Two Charged in Murder of Federal Officer During Riots

June 16, 2020 Updated: June 17, 2020

A man accused of shooting a federal officer protecting a courthouse in California was charged with murder and attempted murder, federal officials said Tuesday.

A second man was charged with aiding and abetting the slaying.

“Liberty flourishes in the rule of law,” Assistant Attorney General for National Security John Demers said in a statement. “Indiscriminate targeting of law enforcement officers by those motivated by violent extremism of any stripe is contrary to our nation’s values and undermines the powerful message of peaceful protestors.”

David Patrick Underwood, a federal protection officer, was guarding the U.S. Courthouse in Oakland on May 29 amid widespread riots and protests sparked by a police custody death in Minnesota days prior. A male identified as Steven Carrillo was driven past the courthouse at approximately 9:43 p.m. in a van by a man identified as Robert Alvin Justus Jr.

As the vehicle moved past where Underwood was stationed, the passenger-side sliding door opened and Carrillo fired multiple rounds toward the guard post, killing Underwood and injuring his partner, according to criminal complaints released on June 16.

Investigators launched a manhunt to find those responsible and pinpointed Carrillo after discovering an abandoned van in Ben Lomond that contained ammunition, firearms, and bomb-making equipment.

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A white van parked near the U.S. Courthouse in Oakland, Calif. on May 29, 2020, shortly before it was driven by a guard post. (FBI)
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A still image from surveillance footage shows Steven Carrillo with a gun, according to federal agents. (FBI)

Deputies from the Santa Cruz County Sheriff’s Office went to Carrillo’s house in the same town but he refused to surrender, killing one deputy and injuring two others through gunfire and explosives.

Carrillo was shot but fled from the scene on foot before carjacking a vehicle on a nearby highway. He was taken into custody a short time later.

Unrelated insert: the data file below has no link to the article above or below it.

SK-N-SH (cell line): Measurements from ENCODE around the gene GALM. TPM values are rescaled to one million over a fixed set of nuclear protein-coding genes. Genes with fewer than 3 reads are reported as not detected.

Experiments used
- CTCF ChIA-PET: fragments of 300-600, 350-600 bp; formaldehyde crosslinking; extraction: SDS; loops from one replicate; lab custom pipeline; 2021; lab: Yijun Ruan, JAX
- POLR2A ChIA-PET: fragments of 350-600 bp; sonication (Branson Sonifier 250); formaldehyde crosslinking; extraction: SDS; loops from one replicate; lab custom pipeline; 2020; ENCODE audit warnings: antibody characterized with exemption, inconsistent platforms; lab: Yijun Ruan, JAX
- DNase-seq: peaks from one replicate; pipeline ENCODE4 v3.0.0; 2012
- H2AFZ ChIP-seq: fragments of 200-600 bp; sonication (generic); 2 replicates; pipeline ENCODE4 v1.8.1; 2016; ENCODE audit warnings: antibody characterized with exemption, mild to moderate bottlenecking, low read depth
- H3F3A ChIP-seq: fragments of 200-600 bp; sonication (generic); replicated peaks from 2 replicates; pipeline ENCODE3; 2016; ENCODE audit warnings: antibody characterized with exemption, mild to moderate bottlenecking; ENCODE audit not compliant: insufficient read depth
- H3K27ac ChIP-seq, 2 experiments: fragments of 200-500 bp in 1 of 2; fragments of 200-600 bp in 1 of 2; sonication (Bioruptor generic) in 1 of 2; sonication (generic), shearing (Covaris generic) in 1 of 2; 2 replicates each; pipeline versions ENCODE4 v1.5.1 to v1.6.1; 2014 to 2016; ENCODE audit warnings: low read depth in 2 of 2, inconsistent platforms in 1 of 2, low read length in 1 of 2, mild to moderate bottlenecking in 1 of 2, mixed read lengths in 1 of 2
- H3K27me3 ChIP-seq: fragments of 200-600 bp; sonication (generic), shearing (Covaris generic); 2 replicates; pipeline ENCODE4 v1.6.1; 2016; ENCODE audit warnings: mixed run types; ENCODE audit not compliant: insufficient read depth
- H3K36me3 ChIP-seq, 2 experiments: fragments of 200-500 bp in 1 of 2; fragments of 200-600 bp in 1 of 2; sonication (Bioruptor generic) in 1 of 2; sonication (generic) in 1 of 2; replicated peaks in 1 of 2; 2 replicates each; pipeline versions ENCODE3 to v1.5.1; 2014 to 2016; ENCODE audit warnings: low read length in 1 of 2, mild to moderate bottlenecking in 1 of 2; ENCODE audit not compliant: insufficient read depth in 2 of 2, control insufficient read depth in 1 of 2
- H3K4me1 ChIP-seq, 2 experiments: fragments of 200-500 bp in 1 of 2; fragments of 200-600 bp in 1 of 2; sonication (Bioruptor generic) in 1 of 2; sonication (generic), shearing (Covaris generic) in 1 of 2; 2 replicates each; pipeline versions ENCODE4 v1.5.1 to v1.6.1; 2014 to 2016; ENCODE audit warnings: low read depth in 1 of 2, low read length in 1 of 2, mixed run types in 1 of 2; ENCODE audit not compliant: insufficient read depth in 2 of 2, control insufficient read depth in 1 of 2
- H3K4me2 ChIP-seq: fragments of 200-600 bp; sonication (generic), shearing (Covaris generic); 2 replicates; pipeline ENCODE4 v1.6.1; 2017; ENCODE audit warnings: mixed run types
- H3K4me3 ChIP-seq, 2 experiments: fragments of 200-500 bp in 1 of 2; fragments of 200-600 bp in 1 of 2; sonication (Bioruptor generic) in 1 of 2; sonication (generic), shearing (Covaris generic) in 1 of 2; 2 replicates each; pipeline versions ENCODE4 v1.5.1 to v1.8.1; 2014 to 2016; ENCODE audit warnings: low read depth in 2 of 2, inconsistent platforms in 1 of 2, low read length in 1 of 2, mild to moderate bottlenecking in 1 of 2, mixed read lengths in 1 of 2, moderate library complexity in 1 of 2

Evidence uncovered at Carrillo’s property included shell casings with the same brand as some of the casings recovered in Oakland. A ballistics analysis found two of the casings from the home were fired from the same gun that fired four of the casings during the shooting of Underwood, according to a criminal complaint.

Officers also found an AR-15-style short-barreled rifle with a binary trigger and a silencer.

At the time of the murders, Carrillo was an active-duty member of the U.S. Air Force who was assigned to the Travis Air Force Base in Fairfield.

U.S. Attorney David Anderson said in announcing the charges that Underwood “was murdered because he wore a uniform,” noting that the slain officer left behind family members including children and a wife.

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California Highway Patrol officers keep a road closed in Ben Lomond near Santa Cruz, Calif., June 8, 2020, as FBI agents continue processing the scene where Santa Cruz County Sheriff’s Sgt. Damon Gutzwiller was killed Saturday. (Shmuel Thaler/The Santa Cruz Sentinel/AP)
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Santa Cruz County District Attorney Jeff Rosell speaks as proceedings get underway on Fri., June 12, 2020, during the arraignment of Steven Carrillo, seen in a video link at far right, for the killing of Santa Cruz Sheriff’s Deputy Damon Gutzwiller in Santa Cruz, Calif. (Shmuel Thaler/Santa Cruz Sentinel/AP)

“Many, many people will miss hearing the sound of his voice and laughter. Pat Underwood wore his uniform because it signified his authority to protect the courthouse where we are gathered here today. This courthouse exists to administer justice, to uphold the rule of law, and to protect the freedoms that we all cherish. In announcing today’s charges, we are reaffirming our determination to protect those who protect us,” he said at a briefing outside the courthouse where the officer was shot.

Agents said in court documents that Carrillo appeared to use his own blood to write phrases on the hood of the car that he carjacked. The phrases included apparent references to the so-called boogaloo movement, which experts say includes people who are willing to use violence.

“In general, followers of the Boogaloo ideology may identify as militia and share a narrative of inciting a violent uprising against perceived government tyranny,” FBI agent Brett Woolard wrote in a criminal complaint (pdf).

Justus, 30, was tracked down using cell phone records and admitted to being involved in the courthouse shooting after meeting Carrillo over Facebook and planning to attend protests in Oakland.

Justus said he didn’t want to participate in the murder but felt he had to because, he said, he was trapped in the van with Carrillo. When an officer noted that Justus left the van and walked around before the fatal shooting, Justus said he didn’t walk away because he was trying to convince Carrillo not to go through with the plan.

Woolard said in a complaint (pdf) that he doesn’t believe Justus’ statement because he could have walked away and not returned or he could have reported Carrillo to nearby authorities. Justus also didn’t come forward later.

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